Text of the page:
After a short spell in the suburban desert of North Surrey, I was lucky enough to live in the depths of the New Forest, which, for those of you not familiar with the intimate details of England is one hundred square miles of National Park close to the south coast nestling between Southampton and Bournemouth. It’s pretty flat, covered in a lot of heather and bog with the odd smattering of trees, its own unique population of indigenous ponies and much other wildlife only found there. People holiday there; many aspire to live in its relatively secure and secluded bosom. My parents moved the family there in their forties and for them it was the best decision ever.
I was twelve.
My view on that decision? It sucked, like being force fed unripe lemons while listening to a duet between Leonard Cohen and Bob Dylan singing ‘Happy’.
As soon as I could I took myself to Bristol, to University. Glory be. People. Stuff to do that didn’t involve being bitten (unless the biter was another consenting adult). Places to get to easily. Buses that ran more than once a decade. I loved it but it was a student love affair and when that ended something died with it. Just a little.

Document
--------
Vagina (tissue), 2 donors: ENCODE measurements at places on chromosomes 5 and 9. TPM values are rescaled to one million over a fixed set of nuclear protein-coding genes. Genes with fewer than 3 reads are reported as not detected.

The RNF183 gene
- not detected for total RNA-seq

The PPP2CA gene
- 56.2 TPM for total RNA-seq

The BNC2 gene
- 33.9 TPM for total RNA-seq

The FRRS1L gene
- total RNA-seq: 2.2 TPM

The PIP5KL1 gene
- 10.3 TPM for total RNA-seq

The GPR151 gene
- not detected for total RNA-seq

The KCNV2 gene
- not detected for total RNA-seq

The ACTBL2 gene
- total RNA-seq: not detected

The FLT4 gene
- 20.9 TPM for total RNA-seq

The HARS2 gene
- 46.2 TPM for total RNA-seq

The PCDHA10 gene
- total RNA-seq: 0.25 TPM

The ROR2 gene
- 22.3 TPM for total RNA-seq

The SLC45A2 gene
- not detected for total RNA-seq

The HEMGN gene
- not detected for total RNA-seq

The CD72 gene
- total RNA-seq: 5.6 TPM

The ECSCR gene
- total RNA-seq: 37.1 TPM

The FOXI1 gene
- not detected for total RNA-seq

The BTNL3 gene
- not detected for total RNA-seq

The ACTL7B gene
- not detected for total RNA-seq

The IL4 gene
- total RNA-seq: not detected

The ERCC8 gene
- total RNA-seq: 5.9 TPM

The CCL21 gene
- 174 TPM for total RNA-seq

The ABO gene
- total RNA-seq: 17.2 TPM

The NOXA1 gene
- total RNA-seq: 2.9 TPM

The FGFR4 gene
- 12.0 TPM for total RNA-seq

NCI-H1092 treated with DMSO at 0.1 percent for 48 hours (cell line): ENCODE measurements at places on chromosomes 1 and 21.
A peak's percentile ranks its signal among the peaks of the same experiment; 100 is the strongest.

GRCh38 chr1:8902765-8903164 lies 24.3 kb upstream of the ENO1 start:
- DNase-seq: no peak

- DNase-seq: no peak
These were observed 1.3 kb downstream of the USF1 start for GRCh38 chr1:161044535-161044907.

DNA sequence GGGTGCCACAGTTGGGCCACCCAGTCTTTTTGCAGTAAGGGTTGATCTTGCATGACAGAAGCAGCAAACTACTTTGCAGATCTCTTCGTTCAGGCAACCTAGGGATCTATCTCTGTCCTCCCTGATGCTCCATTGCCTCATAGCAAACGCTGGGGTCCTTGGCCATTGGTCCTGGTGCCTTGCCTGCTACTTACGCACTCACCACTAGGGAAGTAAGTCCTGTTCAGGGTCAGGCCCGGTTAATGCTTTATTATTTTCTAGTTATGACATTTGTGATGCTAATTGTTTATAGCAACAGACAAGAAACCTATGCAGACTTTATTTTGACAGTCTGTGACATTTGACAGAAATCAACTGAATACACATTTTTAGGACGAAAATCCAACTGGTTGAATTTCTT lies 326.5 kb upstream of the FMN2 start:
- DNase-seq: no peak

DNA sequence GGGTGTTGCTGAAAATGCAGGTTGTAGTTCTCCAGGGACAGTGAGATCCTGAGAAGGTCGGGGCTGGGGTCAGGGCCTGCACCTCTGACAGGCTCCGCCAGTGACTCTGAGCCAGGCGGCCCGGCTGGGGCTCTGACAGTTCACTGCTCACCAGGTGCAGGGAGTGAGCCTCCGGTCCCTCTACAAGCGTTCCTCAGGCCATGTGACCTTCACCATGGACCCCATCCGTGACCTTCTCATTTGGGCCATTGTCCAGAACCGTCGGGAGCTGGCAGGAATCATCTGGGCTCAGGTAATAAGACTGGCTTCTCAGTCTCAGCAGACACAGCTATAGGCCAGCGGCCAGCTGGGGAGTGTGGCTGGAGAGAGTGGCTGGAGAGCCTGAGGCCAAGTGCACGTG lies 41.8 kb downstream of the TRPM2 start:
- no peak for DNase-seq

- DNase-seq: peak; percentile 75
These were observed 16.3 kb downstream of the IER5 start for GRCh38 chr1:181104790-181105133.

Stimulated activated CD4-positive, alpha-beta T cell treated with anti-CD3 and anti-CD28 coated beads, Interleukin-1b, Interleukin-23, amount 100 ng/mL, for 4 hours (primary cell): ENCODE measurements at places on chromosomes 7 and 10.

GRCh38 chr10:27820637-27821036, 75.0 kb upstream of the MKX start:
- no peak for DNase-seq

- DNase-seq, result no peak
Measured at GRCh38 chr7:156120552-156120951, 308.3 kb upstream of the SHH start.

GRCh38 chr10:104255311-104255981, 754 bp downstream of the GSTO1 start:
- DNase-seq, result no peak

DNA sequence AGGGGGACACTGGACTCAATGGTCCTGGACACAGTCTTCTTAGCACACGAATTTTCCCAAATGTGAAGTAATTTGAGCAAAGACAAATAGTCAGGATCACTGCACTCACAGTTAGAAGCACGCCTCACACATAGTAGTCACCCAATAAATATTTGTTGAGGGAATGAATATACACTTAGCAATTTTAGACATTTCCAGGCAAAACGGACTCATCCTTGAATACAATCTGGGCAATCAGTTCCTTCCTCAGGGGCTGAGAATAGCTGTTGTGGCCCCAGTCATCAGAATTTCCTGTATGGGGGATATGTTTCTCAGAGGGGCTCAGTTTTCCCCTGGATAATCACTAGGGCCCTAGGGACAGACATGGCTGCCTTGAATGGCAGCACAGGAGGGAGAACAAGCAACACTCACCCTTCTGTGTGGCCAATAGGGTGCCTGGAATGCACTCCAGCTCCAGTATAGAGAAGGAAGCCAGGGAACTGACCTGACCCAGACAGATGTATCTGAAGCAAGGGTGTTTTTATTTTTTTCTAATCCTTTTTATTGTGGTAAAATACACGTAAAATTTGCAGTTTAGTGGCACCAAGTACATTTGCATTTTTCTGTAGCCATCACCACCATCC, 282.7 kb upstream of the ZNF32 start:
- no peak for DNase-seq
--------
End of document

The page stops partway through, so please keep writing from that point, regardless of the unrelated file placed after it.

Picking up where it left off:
I moved to London. I was terrified. I had no clue how I’d cope. I assumed I’d be there while I established a legal career and then move to suburbia where I was born, become a commuter and join local clubs and societies and be generally rather English and pretty parochial.
And then I got my bearings and I fell in love. Hook, line and sodding sinker with the place, with its multitude of contradictions, its failings, its dirt and pollution, its crowds and delays, its antiquated transport system, its oddly disturbing smells, its ugly buildings, its…
… bloody everythings.
I’m a city boy; that was established in the first weeks of October in 1975 when I went to live in Bristol. But more than that, after 40 plus years here I’m a Londoner. I’ve visited other great cities in this country and in Britain and around the world. Some are stunning, in my top ten: Edinburgh and Paris; Sydney and San Francisco; New York and Cape Town…
But none beat this gritty old city. Why? I’m not sure. It’s walkable, that helps. It’s certainly green. But I suppose at root it’s not the buildings, the open spaces, the culture, the museums, the galleries, the sport… It’s probably the people. It wouldn’t be what it is without its shifting, shifty, shining, shabby populous. I consider myself a lucky lad, unless I’m being cut up at the lights, or forced to share someone’s three week old armpit on the tube….